"We have rejected much of our immediate [evangelical] past," says Josh Carney of his church, University Baptist Church in Waco, Texas. Looking to older traditions, "we found that some of our objections had already been addressed."
Christians need to support the cause of a Palestinian state that will live peacefully beside Israel—and at the same time reach out to our Jewish neighbors in friendship and love and shared commitment to the common good.
There are two ways to reduce the federal budget deficit: cut spending and increase revenue. Serious progress will require both. But neither can solve the larger problem behind the nation's budget woes.
The notion that grief moves through some kind of process toward resolution owes more of a debt to American optimism than to Christian hope.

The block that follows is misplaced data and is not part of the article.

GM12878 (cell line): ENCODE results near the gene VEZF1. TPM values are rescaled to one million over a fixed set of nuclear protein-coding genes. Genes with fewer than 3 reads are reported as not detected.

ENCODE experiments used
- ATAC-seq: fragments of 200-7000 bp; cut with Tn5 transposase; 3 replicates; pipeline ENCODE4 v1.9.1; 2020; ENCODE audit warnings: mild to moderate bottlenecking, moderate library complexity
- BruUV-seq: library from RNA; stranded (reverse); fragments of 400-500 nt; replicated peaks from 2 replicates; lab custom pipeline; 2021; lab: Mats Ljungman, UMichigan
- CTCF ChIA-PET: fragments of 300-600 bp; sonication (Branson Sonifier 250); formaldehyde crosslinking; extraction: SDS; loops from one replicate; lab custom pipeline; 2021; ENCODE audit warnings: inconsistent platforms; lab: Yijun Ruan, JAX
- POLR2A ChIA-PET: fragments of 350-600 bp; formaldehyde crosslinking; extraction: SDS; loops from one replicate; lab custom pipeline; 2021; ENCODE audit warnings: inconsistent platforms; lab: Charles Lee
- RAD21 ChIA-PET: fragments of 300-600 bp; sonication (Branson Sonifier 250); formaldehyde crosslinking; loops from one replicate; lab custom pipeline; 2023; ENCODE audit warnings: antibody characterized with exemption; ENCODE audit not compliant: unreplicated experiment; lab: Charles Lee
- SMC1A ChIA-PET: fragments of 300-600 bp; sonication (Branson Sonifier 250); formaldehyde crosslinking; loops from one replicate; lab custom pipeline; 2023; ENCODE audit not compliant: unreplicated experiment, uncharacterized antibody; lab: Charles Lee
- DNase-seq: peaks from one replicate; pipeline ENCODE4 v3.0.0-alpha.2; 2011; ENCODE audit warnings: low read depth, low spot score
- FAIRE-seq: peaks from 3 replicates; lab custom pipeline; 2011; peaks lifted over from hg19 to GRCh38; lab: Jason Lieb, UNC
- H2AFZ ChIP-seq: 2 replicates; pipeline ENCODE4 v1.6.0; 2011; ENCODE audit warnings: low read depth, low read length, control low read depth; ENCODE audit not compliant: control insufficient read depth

The symbol of the fish resounds throughout scripture, and it splashes well beyond the pages.
I had just arrived in a new parish when a member told me how, in a horrific flash of fewer than two years, her husband died, her son was incarcerated for drug possession and her daughter committed suicide. The woman was disconsolate, drowning in grief and despairing of her empty, painful future. That's when her pastor dared to say something so bold, so outrageous, that she never forgot it.
The scholarly quest for the roots of the religious right has already passed through several iterations. Darren Dochuk's impressive book builds on this work and pushes the narrative back another generation or two.
Robert Wuthnow's social history of the Midwest demonstrates how the values that emerged in the six decades before 1950 were reshaped in the following six decades. In most ways Wuthnow gets it right.
Werner Herzog's hypnotic documentary—which takes us into the Chauvet Cave, where the oldest paintings known to humankind were discovered in 1994—is the first movie to suggest a convincing reason for the invention of 3D cinema.